Second, the State argued that a ruling a favor of the Trust will undermine numerous state taxation regimes.   The Court rejects that argument because few states rely on beneficiary residency as the sole basis for state taxation.  Footnote 12 points out that five states (Alabama, Connecticut, Missouri, Ohio, and Rhode Island) look at a beneficiary’s residence in combination with other factors.  Furthermore, three states (Georgia, Montana, North Dakota), that purportedly look at beneficiary residency apply flexible tests and may not rely on beneficiary residency alone.  Tennessee uses beneficiary residency but will phase out its income tax by 2021. California applies beneficiary residency as a factor, but only where the beneficiary is not contingent.  No other state has a regime that is clearly like that in North Carolina. 

          Third, the State argued that adopting the Trust’s position will lead to “opportunistic gaming of state tax systems,” by delaying taking distributions until the beneficiary moves to a state with a lower level of taxation.  The Court responds that such gaming is by no means certain to occur because the trustee, not the beneficiary, has the power to make or delay distributions, and because the holding addresses only circumstances in which a beneficiary receives no income, has no right to demand income, and is uncertain necessarily to receive income.  “In any event, mere speculation about negative consequences cannot conjure the ‘minimum connection’ missing between North Carolina and the object of its tax.”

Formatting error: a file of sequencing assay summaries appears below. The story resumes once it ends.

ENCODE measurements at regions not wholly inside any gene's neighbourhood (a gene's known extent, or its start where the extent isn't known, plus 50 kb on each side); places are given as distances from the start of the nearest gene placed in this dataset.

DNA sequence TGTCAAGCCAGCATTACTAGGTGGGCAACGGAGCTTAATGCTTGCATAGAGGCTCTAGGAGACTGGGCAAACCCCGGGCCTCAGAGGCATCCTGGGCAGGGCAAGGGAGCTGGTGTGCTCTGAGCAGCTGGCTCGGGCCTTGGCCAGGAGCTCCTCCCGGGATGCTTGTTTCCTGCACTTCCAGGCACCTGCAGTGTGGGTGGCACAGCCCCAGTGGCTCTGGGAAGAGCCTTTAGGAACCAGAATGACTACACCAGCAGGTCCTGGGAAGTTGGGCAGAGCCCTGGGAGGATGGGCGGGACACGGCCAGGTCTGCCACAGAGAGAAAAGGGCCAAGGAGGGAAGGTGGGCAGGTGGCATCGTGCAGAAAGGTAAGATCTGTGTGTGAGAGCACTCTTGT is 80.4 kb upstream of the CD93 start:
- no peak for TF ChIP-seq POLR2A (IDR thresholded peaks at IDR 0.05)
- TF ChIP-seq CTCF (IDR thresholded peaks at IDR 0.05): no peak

5.     Not Address Rationale of North Carolina Supreme Court.  Footnote 11 observes that the Court does not address the Trust’s “broader argument that the trustee’s contacts alone determine the State’s power over the Trust.”  The North Carolina Supreme Court reasoned that the Trust and the beneficiaries have separate legal taxable existences; the Trust itself must have sufficient “minimum contacts” with the State and mere contact with a beneficiary will not suffice. 

6.      Concurring Opinion.  A separate brief concurring opinion by Justice Alito, joined by Chief Justice Roberts and Justice Gorsuch, states that its purpose is to make clear that the opinion of the Court is based on the “unusually tenuous” connection between the Kaestner beneficiaries and the trust income, and that “the opinion of the Court merely applies our existing precedent and that its decision not to answer questions not presented by the facts of this case does not open for reconsideration any points resolved by our prior decisions.”